Tuesday, November 17, 2009

An Evening with Emily Talen

Somewhat appropriately on a night in which the air smelled faintly of Kodak Fixer, I was off to the theater attached to George Eastman's house for the latest installment in the Rochester Regional Community Design Center's 5th Annual Reshaping Rochester lecture series. Emily Talen, professor at Arizona State University in the both the School of Geographical Sciences and Urban Planning and the School of Sustainability expounded on Diversity and the Power of Place.

While most immediately conflate the term diversity with the term ethnicity, in Talen's studies diversity can mean many things. The central thesis of the address as well as Ms. Talen's 2008 book, Design for Diversity: Exploring Socially Mixed Neighborhoods, is that the city is a sum of its communities and that the most successful communities are often those that are the most diverse in terms of four key factors: income, age, family structure, and lastly ethnicity.

Leading off with praise for what she deemed quality urban material in many sections of Rochester and a backhanded swipe at her adopted hometown of Phoenix, Talen proferred encouragement for the prospects of continuing urban rebound by stating there are three forces converging that are good for urbanism in cities across America. First, there is a noticeable focus on climate change in the mainstream implying that people are consciously beginning to make efforts to live more efficiently (Eg. living close to life needs, driving less) and reduce their environmental impact. Second, the ongoing recession has had a huge impact on the grandiose ideas of some developers/planners (from a financing standpoint) and put the brakes on not only the perpetuation of sprawl, but also poorly thought out urban superblock projects. Finally, Talen cites demographic shifts, namely smaller household size, as a driver of urban real estate demand going forward.

Not content to rest on those three premises, Talen took the discourse one step further and invoked the name of the great Jane Jacobs in proclaiming a trend toward smaller scale diversity. What is meant by smaller scale diversity is a lot-by-lot reassessment and redevelopment which promises to bring the greatest variety of uses to a community by virtue of avoiding the trap of paying too strict attention to zoning and its segregation of not only uses, but also people.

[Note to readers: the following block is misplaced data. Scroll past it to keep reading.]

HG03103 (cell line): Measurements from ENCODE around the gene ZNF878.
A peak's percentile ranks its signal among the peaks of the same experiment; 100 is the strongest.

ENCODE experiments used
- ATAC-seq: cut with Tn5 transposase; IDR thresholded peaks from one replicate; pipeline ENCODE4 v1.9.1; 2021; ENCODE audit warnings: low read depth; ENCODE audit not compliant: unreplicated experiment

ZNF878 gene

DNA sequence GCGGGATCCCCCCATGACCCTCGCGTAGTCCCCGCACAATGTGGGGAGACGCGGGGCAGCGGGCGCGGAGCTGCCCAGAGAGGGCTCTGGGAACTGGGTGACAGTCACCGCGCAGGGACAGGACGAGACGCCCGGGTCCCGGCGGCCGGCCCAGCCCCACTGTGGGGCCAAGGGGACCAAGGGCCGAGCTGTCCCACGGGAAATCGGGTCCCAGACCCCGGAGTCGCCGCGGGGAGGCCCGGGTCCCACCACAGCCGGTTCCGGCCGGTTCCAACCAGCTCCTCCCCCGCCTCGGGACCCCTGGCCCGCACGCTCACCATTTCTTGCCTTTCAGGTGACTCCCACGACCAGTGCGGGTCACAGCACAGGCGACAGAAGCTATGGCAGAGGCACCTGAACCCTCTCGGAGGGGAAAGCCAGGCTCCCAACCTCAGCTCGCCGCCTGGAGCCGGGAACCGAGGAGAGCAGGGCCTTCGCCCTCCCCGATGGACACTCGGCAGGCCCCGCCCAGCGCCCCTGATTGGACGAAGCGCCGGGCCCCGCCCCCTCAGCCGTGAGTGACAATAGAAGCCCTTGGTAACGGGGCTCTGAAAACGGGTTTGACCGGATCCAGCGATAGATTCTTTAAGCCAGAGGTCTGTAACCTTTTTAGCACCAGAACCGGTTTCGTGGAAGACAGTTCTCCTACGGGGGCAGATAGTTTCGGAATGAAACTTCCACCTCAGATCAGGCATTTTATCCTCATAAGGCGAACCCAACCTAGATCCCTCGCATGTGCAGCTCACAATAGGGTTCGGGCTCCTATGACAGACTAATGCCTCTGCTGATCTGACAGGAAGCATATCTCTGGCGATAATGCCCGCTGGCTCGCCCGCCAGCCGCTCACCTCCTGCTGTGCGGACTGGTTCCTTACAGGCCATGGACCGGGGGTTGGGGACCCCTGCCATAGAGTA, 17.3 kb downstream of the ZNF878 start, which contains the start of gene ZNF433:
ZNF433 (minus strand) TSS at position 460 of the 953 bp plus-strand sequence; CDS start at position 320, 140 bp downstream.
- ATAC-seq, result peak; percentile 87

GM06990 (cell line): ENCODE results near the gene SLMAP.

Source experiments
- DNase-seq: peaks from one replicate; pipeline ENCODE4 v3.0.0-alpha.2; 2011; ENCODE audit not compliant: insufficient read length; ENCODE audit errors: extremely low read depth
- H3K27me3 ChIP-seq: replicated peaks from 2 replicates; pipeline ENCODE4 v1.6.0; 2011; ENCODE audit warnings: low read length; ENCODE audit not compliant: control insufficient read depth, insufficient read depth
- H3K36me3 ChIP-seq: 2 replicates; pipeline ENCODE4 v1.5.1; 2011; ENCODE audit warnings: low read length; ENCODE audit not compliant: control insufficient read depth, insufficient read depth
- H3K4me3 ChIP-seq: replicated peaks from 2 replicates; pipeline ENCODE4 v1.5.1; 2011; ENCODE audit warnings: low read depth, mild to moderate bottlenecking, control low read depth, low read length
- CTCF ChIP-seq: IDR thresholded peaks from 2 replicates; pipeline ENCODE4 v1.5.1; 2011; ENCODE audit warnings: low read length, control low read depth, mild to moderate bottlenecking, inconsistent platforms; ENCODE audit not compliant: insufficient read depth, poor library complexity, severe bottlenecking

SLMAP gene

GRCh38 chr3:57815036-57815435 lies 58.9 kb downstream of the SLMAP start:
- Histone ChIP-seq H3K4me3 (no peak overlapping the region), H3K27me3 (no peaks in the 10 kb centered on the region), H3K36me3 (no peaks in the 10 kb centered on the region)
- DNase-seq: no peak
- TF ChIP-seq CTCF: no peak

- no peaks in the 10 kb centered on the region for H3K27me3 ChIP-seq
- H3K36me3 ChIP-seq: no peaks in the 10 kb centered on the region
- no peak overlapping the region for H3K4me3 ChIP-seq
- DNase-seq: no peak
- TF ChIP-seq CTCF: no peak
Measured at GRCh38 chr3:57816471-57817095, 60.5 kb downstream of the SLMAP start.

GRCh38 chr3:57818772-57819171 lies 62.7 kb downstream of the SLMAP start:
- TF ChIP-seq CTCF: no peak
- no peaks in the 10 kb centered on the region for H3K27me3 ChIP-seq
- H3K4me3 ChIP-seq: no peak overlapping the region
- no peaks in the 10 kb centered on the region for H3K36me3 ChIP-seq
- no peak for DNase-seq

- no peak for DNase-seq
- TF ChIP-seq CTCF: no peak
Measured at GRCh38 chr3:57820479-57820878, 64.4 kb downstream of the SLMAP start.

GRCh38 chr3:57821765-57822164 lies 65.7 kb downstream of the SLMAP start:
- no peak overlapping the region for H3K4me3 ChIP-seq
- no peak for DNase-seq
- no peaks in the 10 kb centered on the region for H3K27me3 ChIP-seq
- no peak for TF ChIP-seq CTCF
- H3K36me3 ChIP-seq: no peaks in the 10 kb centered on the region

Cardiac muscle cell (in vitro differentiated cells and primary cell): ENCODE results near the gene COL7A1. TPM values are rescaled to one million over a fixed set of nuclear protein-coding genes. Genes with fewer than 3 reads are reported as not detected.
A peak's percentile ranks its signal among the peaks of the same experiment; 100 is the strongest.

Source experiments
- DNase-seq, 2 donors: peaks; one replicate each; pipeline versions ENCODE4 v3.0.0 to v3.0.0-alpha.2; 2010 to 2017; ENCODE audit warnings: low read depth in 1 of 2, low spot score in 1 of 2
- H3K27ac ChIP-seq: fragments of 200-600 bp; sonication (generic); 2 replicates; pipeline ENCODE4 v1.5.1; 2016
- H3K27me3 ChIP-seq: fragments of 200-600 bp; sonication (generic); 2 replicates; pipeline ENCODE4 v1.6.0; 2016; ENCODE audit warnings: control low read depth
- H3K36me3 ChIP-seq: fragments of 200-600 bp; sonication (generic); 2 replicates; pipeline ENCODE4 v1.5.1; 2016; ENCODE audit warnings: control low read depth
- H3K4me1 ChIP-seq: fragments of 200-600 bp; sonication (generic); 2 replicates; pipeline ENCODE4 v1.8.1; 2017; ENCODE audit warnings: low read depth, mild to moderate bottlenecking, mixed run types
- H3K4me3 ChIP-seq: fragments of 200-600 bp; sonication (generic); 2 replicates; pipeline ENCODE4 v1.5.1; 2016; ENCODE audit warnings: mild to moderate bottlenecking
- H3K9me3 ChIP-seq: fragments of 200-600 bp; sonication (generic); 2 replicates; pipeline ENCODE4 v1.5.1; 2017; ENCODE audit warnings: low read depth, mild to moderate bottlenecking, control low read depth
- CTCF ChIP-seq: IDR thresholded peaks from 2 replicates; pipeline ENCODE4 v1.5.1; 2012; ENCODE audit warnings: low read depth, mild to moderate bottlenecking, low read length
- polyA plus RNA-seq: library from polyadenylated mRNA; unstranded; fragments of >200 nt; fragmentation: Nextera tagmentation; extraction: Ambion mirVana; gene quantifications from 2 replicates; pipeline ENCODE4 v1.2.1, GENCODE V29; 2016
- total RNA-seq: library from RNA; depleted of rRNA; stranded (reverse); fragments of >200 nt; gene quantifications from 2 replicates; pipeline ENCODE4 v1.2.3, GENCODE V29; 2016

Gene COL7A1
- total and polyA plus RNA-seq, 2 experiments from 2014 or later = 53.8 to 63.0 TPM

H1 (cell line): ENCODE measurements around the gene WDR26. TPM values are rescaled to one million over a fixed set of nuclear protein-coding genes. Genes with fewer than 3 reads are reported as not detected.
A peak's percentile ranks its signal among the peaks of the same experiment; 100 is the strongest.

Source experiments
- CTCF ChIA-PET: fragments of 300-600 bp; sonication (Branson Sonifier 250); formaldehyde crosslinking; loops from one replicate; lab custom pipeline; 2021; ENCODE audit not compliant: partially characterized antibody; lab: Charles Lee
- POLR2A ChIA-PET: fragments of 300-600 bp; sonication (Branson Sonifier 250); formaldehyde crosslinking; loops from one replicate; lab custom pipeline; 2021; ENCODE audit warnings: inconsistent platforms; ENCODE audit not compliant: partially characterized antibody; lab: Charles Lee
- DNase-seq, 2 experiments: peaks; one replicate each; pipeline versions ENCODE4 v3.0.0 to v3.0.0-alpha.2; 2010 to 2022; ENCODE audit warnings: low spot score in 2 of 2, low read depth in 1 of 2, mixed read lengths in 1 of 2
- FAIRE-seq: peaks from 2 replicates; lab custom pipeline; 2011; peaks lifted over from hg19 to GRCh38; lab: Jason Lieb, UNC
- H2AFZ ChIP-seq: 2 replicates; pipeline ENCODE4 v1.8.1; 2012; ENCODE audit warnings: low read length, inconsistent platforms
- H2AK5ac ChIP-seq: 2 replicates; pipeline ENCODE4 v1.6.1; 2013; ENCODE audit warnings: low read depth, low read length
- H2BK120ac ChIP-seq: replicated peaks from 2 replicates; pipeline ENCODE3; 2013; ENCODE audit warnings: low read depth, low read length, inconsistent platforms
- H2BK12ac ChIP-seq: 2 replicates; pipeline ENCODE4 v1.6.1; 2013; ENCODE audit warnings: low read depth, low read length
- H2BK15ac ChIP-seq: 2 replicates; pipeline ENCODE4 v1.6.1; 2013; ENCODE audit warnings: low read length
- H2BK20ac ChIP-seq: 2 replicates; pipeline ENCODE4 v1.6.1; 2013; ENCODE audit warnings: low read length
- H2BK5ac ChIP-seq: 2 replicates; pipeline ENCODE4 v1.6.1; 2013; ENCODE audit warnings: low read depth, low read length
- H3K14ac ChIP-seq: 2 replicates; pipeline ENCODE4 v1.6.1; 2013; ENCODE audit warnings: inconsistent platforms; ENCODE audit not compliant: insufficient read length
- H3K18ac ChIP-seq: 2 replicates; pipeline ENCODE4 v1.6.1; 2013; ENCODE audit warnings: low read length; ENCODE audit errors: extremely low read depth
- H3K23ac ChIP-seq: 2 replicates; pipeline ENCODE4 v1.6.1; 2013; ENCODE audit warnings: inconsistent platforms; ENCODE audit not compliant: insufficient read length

The following are Ms. Talen's fundamental traits of a socially diverse urban area:
  • Economic Vitality
  • Cross-fertilization of Ideas
  • Equitable Distribution of Resources
  • Eliminate Concentrated Poverty
  • Reduce Miles Traveled
  • Different Users at Different Times of the Day (another Jane Jacobs cornerstone)
  • The Ability to Age in Place if Desired
  • Neighborhood Resilience
Posing the rhetorical question, Did we ever live in truly diverse conditions?, Talen produced some simply fascinating late 19th century studies of London performed by Charles Booth who mapped entire city districts based on income class as well as nationality maps of Chicago produced by the Hull settlement house. The short answer is that yes, due to onetime technological constraints, people did live in diverse environments. The caveat comes in the form of recognition of the social controls in place during the era. Class mobility was not generally achieveable nor was it socially accepted. The challenge for our 'more enlightened society' is to return to a scenario like Booth's London without antiquated social mores. The charge presented to the designers of the built environment is to provide quality urban fabric that might foster this.

The remainder of the lecture delved into social similarities to agricultural monoculture, the prevalence of separation and its direct relationship to maladies afflicting urbanism, the unaffordable nature of Ebenezer Howard's ideal Garden Cities, supporting the integration of building types through form-based codes as opposed to undermining vibrant areas such as ethnic enclaves, and the concept of the Civic Desert as a space lacking in focal points and civic gathering places. All of these topics mesh together to paint a picture or create a mantra stating that if we want truly sustainable cities with lower carbon emissions, less energy requirements, fewer impervious surfaces, less disruption of natural habitat, etc, we must be willing to live closer together. To take this theme the extra mile, considering the audience assembled last night, the designers of today's new built environment must be willing to assume a leadership role in achieving this end both technically and politically.

The next lecture in the series is slated for February 10th at 7PM at the Jewish Community Center on Edgewood Avenue in Brighton. The guest speaker will be Christopher Leinberger, visting Fellow of the Brookings Institution, professor at the University of Michigan, and author of The Option of Urbanism.

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